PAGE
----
MADISON (WKOW) -- There is more money for Wisconsin schools this year, but less of it is going to public schools and more to private and charter schools. As a result, most school districts around the state are getting less money this year.
For the most part, the state Department of Public Instruction (DPI) determines school aid by enrollment and property values. This year, new rules also change how much goes to the state's 424 local districts.
General school aid increased to $4.293 billion. That's up $31 million from last school year, but the actual amount of aid that goes to the public districts is less, because of a state requirement for charter schools to be supported by tax dollars.
That plan includes reductions for the Milwaukee Parental Choice Program, the Racine Parental Private School Choice Program, and 20 independent charter schools in Milwaukee and Racine. Total taxpayer costs for those programs is $157.8 million.
Although 64 percent of Wisconsin districts aren't getting as much state aid as last year, Madison is getting 35 percent more money. Madison Metropolitan School (MMSD) board members met Monday night to discuss how to allocate the funds.
The district will get $15 million more than expected, thanks to the new 4-year-old kindergarten program. 2,000 new students means a bigger check from the state, and more wiggle room in the budget.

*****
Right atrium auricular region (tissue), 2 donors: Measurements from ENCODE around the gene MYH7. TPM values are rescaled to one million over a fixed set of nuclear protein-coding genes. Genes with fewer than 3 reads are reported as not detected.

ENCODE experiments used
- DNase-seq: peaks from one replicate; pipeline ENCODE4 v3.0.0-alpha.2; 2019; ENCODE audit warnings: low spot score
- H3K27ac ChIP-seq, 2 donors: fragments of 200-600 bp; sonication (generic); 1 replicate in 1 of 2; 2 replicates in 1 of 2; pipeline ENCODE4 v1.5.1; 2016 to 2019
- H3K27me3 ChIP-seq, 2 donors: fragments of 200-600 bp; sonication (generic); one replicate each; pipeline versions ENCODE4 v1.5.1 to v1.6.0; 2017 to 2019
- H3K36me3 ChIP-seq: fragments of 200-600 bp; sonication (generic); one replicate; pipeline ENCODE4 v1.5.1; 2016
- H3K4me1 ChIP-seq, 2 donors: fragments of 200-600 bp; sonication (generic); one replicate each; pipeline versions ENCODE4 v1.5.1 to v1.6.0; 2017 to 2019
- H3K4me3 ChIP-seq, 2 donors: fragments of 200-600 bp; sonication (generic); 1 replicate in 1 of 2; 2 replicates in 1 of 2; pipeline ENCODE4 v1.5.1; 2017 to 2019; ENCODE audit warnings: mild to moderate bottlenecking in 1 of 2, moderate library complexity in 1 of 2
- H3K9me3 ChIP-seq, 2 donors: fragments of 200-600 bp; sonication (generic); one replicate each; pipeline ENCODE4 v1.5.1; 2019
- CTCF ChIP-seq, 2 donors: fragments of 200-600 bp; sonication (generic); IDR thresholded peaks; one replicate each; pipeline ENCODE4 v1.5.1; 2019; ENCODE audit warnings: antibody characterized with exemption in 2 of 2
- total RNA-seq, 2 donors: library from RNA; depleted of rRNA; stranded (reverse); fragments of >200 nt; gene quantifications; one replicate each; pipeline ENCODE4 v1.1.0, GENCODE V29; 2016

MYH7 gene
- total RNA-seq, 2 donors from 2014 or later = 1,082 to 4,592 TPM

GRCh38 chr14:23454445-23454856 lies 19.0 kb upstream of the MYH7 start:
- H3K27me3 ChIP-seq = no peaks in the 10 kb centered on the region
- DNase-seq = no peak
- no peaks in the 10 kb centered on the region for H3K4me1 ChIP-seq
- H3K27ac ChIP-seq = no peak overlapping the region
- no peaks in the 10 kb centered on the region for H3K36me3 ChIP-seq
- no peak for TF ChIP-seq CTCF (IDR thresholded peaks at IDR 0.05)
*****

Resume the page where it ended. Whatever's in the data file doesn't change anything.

"The increase will allow us to reduce the property tax, as well as support some of the things that we hadn't been able to support before to implement the achievement gap plan," says Interim Superintendent Jane Belmore.
Property taxes might be much lower than predicted earlier this year. The average homeowner could pay $65 less than the anticipated 4.95 percent levy.
But lower taxes isn't something the Wisconsin Heights School District will see any time soon. Thirteen years of declining enrollment puts the Mazomanie area district at just 750 students this year. The district is getting 15 percent less help from the state, which means more help from the community.
Elworthy says in the past few years, the district has cut a third of staff and passed two referendums on their operating budget. Right now, he can't see room for more cuts, so he expects property taxes will go up.
"We'll continue to look for efficiencies, we'll look for cost saving mechanisms with our energy consumption," says Elworthy. "[But] those options are all but gone."
MADISON (WKOW) -- State education officials say the majority of Wisconsin public school districts will see less money in state aid this year.
The state Department of Public Instruction said Monday that 64 percent of districts, or 272 out of 424, will get less money than they did last school year.
Even though state aid increased by about $32 million, the amount public schools will get will decrease over the prior year after about $158 million is directed toward private school choice programs in Milwaukee and Racine.
The nearly $4.3 billion spent on school aid this year is down more than 7 percent from what schools received two years ago.
Each year, the state is required to notify district by October 15 with an estimate of how much state aid they will receive for that year.
Click here to view the DPI's news release on the announcement.
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